Runner says he’ll live to be 100

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Bill Marchese

Marathon runner Don Hedgepeth, 75, still runs and works out daily, and he manages a full-time business.
Photo by Bill Marchese

For Don Hedgepeth of Rancho Mirage, 75 is the new 55 in more ways than one.

A runner for the past 33 years, Hedgepeth has logged more than 25,000 miles and worn out an uncounted number of running shoes.

He has completed three full marathons in Southern California, and six half-marathons. He still works full time.

He jogs three days a week. On his days off he bicycles to World Gym where he devotes just over an hour to circuit training that includes sit-ups, leg extensions, the bench press and other exercises.

“My doctor said, ‘Never stop’,” he said.

And he never will.

“If I don’t run, I feel tired and sluggish. Exercise gives me energy… it doesn’t take it away. I can’t stop now.”

When asked what age he feels like, he said, “About 55.”

His doctor told him his heart and vital signs compare to a much younger person. Having survived prostate cancer a few years ago, he is more determined than ever to stay in shape.

Full-time work

Hedgepeth runs a property and real estate management company, which he started in Los Angeles. It’s been a full-time occupation since 1975. “I have no plans to retire,” he said.

His real estate career was a dramatic shift from his early ship building days in Newport News, Va., where he worked on radiation safety equipment for the USS Enterprise, the world’s first nuclear powered aircraft carrier. He was on the maiden voyage of The Big E, which served the US Navy from 1962 to 2012.

He moved his management company from LA to the desert in 2006 and bought a mid-century home with a spectacular view of the hills above Rancho Mirage. He improved the home’s energy efficiency with insulation and Thermopane windows, modernized the kitchen and bathrooms and created water-saving desert landscaping years before the drought crisis. Home improvement is an ongoing venture.

Marathon hobbies

Along with marathon running, he also enjoys marathon reading.

 “I got rid of the television 30 years ago,” he said, preferring books and magazines to “bad news on TV and advertising trying to sell you something.”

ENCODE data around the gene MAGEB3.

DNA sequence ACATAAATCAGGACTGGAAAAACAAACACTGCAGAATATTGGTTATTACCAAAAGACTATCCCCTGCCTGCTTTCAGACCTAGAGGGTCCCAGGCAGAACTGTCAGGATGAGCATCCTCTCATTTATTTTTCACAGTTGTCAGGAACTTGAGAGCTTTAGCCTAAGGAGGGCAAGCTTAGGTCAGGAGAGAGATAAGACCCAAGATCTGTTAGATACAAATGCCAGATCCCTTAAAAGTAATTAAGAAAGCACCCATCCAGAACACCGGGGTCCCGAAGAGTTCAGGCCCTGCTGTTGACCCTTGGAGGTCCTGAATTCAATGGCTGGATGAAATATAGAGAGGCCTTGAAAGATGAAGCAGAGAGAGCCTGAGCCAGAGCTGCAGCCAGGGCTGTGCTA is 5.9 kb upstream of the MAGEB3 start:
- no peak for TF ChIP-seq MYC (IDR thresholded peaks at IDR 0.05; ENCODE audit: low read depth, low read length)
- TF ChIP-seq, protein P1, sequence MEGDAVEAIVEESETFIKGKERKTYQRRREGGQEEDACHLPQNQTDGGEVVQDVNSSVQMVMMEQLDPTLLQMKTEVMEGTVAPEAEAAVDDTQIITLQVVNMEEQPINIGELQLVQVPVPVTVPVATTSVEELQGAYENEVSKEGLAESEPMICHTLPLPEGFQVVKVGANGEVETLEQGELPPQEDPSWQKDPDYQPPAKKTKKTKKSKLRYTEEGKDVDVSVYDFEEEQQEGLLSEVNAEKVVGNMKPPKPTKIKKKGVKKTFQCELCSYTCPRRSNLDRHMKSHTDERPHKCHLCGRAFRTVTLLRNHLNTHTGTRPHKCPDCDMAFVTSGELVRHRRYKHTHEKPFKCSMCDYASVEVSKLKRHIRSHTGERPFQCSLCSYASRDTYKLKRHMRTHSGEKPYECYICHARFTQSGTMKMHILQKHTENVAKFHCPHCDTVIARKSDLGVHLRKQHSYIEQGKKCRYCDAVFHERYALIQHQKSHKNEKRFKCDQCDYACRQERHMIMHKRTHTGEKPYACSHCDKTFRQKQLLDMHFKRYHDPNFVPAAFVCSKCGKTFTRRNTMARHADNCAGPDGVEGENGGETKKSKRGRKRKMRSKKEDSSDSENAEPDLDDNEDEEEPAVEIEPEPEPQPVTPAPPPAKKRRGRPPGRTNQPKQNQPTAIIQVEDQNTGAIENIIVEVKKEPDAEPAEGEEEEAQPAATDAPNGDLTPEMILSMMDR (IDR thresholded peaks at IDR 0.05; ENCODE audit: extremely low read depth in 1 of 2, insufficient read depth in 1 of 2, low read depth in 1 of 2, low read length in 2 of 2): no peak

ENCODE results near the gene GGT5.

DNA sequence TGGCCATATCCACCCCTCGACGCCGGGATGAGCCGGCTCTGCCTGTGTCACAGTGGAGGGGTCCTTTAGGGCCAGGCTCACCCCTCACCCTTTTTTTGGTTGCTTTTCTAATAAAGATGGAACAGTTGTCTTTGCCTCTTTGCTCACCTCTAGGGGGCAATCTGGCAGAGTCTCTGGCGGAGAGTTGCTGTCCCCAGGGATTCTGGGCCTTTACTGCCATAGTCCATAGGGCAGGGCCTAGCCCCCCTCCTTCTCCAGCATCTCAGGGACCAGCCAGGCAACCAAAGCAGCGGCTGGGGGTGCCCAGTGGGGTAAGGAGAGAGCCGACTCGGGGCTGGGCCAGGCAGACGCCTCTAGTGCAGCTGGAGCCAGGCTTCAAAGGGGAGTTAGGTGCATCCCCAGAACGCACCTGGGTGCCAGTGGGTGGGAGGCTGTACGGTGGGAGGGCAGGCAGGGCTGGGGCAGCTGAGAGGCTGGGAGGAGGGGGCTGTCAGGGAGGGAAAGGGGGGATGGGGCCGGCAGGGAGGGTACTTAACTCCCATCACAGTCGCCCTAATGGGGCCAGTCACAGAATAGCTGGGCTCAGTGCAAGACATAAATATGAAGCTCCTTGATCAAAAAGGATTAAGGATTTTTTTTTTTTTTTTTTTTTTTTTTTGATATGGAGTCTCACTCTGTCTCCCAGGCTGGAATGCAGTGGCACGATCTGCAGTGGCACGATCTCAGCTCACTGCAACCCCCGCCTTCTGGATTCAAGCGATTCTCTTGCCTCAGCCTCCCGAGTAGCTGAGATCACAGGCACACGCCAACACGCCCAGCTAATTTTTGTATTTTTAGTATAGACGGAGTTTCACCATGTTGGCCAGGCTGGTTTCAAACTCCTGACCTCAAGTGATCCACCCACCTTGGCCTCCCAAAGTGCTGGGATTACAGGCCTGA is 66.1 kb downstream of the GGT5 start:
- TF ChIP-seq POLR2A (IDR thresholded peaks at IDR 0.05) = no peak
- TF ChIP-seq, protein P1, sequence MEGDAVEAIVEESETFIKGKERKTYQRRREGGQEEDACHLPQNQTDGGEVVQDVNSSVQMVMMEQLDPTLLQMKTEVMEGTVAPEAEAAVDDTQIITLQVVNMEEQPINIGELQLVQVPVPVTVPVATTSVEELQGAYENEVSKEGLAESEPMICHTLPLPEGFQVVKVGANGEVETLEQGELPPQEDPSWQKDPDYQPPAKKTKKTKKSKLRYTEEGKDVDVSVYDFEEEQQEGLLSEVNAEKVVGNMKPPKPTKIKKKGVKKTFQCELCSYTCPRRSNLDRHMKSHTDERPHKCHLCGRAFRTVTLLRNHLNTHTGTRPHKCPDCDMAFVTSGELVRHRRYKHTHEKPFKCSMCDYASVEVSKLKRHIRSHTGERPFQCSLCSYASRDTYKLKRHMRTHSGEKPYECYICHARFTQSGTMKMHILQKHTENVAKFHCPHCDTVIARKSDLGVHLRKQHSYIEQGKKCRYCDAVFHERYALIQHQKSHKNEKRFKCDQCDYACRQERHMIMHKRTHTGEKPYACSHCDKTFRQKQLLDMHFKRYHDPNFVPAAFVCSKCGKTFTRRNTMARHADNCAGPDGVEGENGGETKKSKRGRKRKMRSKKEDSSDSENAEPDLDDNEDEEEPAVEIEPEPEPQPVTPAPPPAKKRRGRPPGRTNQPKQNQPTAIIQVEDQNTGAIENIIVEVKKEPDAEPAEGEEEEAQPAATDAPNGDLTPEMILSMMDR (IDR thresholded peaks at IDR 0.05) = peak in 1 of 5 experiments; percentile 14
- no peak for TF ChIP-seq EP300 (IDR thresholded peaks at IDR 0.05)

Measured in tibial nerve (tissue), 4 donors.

Eliminating the TV and clutter, he describes himself as something of a  “failed minimalist.”

Without the distraction of a television in his daily routine, the time available for work and play seems more manageable as he juggles a full-time job, reads, tends his garden, cooks and even takes a nap after a run or a session at the gym.

His reading tastes range from Billy Crystal’s humorous biography, Still Foolin’ Em, to the more esoteric Lapham’s Quarterly, featuring contributors such as Stephen Hawking and Benjamin Franklin. The books and magazine are donated to charity after reading.

He is restoring a classic 1963 Studebaker Avanti, a bumper-to-bumper complete makeover including a new Corvette V8 engine. He purchased the car in 1990 for $1 when it was a derelict basket case of a car. He only laughs when asked how much he has invested in the car so far.

Believing he will probably live to be 100, Hedgepeth credits the power of exercise and diet to be the secret of a healthy long life. Almost a vegetarian, he cooks his own meals and loves cooking. He sets lofty physical fitness goals and high standards for himself and then doggedly follows through. Running for example: He keeps a notebook tracking every mile he ran since 1982.

“It keeps me honest,” he said.

A friend and a marathon runner inspired him to begin.

 “If she could do it, I figured I could, too,” he said.

 Until then he was neither athletic nor interested in exercise and rarely played sports as a youth.

In 1982, he logged his first 350 miles, starting about mid-year to begin training for a marathon. Tracking every mile was part of the training. In June 2014, he figures he topped the 25,000-mile mark, according to his logbook. And now he is starting on the next 25,000 miles, running on the streets about 15 miles a week on alternate days. He wears out a pair of size 10 New Balance shoes every 500 miles.

Tracking progress

Hedgepeth tracks “notable facts” like a personal Guinness Book of Records. Here is a sample: “Over the last 51 years, I have:

1.Worked out at the gym three times a week.

2. Bicycle raced from Ensenada to Rosarita Beach in Mexico.

3. Completed over 20 10-K races (‘with shirts and photos to prove it’).

4. Jogged with Jack LaLaine on the beach in Santa Monica. (‘Jack was running a 10 K on the beach. He was 90 at the time. How could you not be inspired by a guy like that?’)

5. Jogged with Muhammad Ali on Wilshire Boulevard. (‘I met him by accident as I jogged past his home and joined him in a run for about a mile with his security guards around us.’)

6. Worked out with Arnold Schwarzenegger in a Santa Monica gym.

7. Skied with Billy Kidd, the downhill Olympic Gold medal winner in 1970, during a weeklong ski camp in Steamboat Springs, Colo.